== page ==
My word of the year in 2020 and 2021 was ‘start again’.
I recall, it was early January 2020 and I was about eight weeks preggers with our son Njeeh when I settled on this word – rather, phrase – as my guiding principle for the year. These words would be the lighthouse that would guide me back to solid ground when I was out at sea, bobbing about in my dingy, alone, uncertain of my bearings.
And in that moment, no one knew yet what a tumultuous year it would be – we would all need a lighthouse of some kind.
I also recall where I was. I was at Java Lenana Road and it was a Friday. Late morning. A hot urban day that smelled of yellow sunshine. I was having a rough end to a rough week because a few days before, the furniture in my professional life had been rearranged without warning.
In less romantic terms, I had lost my personal finance column in our beloved Saturday Nation Magazine. I had been writing it for a year and had settled into it, as you would a soul mate. I was just getting into truly saying what I needed to say.
I recall that I was disoriented and frightened, I really didn’t know what to do next.
I was also peeved about how the events had played out thus far. Being preggers with Njeeh had come unexpectedly that December, and after two miscarriages before him, I was cautious about getting my hopes up. I approached gingerly.
If there were ever a time when I employed the maxim of a day at a time, it was that first trimester with Njeeh.
The timing to have a second child was excellent but it also wasn’t. I know they say that babies come with their own sahanis (thanks Sauti Sol!) but my sahani – Njeeh’s sahani, whatever – had prematurely been taken away from me. So now what, what next?
I also wondered why I couldn’t have fantastic things happening in my personal and professional life at the same time: Couldn’t I be preggers while making from my writing as much money as I needed to? Why did it have to be one or the other? Why did a full circle of happiness seem to be so elusive to me? Why does a quartered slice always seem to be someplace else?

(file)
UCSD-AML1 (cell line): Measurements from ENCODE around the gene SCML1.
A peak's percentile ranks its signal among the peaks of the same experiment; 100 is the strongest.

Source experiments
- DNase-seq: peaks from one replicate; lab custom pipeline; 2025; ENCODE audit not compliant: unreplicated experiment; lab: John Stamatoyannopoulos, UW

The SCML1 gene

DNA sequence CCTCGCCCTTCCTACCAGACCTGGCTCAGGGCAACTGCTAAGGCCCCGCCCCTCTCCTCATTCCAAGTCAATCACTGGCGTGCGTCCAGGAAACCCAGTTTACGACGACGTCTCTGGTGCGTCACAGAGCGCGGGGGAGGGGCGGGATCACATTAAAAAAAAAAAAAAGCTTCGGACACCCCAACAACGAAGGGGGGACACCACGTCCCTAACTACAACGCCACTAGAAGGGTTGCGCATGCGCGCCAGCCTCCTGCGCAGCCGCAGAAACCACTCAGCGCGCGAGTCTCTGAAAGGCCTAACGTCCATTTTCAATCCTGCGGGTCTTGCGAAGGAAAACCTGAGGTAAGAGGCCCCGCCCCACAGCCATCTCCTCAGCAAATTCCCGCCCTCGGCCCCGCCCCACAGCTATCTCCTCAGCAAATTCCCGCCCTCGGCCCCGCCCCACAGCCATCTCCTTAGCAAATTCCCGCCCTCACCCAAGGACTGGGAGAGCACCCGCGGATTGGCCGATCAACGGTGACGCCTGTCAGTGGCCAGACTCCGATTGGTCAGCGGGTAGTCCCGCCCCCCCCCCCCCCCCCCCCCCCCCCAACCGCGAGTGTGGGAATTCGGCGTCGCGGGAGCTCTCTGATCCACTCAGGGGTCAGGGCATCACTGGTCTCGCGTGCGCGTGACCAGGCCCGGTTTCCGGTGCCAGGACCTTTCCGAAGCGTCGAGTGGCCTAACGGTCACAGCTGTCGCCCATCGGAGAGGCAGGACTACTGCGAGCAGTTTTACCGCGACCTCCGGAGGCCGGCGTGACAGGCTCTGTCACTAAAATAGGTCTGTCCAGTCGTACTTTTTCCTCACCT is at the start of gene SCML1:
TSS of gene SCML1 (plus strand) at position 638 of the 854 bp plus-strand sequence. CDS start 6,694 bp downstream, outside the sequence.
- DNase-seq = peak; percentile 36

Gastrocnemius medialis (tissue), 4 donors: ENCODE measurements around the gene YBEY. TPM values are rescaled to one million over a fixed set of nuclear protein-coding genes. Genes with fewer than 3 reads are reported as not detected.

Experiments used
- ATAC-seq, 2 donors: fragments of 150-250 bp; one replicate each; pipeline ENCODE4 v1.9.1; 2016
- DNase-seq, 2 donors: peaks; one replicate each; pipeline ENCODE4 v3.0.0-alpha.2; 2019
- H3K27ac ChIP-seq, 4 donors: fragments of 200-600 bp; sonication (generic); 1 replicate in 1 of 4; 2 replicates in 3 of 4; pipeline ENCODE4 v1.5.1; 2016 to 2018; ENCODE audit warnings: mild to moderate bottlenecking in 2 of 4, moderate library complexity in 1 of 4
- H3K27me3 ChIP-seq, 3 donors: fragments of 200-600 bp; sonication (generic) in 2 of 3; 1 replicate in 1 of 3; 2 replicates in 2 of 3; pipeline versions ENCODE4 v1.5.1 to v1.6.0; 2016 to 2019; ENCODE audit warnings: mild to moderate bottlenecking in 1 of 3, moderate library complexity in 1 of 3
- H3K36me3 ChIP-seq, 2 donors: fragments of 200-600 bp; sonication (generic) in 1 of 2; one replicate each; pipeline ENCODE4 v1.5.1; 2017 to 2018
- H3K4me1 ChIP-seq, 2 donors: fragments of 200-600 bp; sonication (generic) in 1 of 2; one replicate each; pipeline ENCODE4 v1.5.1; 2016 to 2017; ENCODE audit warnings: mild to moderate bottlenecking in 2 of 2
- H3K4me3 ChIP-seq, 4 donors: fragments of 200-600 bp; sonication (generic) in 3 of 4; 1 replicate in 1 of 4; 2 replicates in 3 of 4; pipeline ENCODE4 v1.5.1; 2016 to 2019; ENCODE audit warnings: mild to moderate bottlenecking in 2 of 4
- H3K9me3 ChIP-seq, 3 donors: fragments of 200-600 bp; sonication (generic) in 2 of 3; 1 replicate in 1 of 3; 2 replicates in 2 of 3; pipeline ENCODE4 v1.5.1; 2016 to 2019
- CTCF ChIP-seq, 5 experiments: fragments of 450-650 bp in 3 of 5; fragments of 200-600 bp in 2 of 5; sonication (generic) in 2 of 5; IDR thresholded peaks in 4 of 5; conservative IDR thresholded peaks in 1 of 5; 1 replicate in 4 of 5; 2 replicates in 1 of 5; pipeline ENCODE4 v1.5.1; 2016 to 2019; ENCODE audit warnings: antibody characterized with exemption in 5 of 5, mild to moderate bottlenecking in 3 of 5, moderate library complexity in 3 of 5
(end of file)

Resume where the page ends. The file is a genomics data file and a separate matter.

This must be why life is a mystery, because there will always be a missing piece.
I recall sitting in Java with my notebook open and I wrote down three questions to explore:
Q1: Who are you?
Q2: What is of most value to you?
Q3: What does the next step look like to you?
I was three pages into responding to these questions in excessive detail (typical of me), when the phrase ‘start again’ jumped at me. It had appeared at least four times already and when I wrote it the fifth time, I knew exactly what to ask of myself in 2020.
I have always had a word of the year but I never approached it as my ‘word of the year’. They were phrases I used as passwords, ordinary combinations that took on a euphoric cadence, the word-perfect response to the life question of ‘Why?’ and ‘What next?’
In 2012 to 2013, my word of the year was ‘make that change’. Action verbs. Outward-facing words that coaxed muscling motion in a certain direction. The direction at this time was to leave audit to find a less-demanding job in risk or finance. (Let me laugh at myself, ha-ha.)
Through 2014 to 2016, my word was ‘in change’, then ‘still in change’ for 2016 to 2018. Action verbs, again, but this time the more reflective kind. Inward-facing words that informed the lonesome thought work of drawing blueprints, blueprints which only seemed to build castles in the sky. I had become an architect of daydreams.
I am a Libra. I am drawn to balance and harmony, you will notice this from the trajectory: Years of flurried activity need to be complemented by years of hibernating reflection.
It is no surprise that 2022 already feels like the latter.
My word for this year is ‘wholesome’.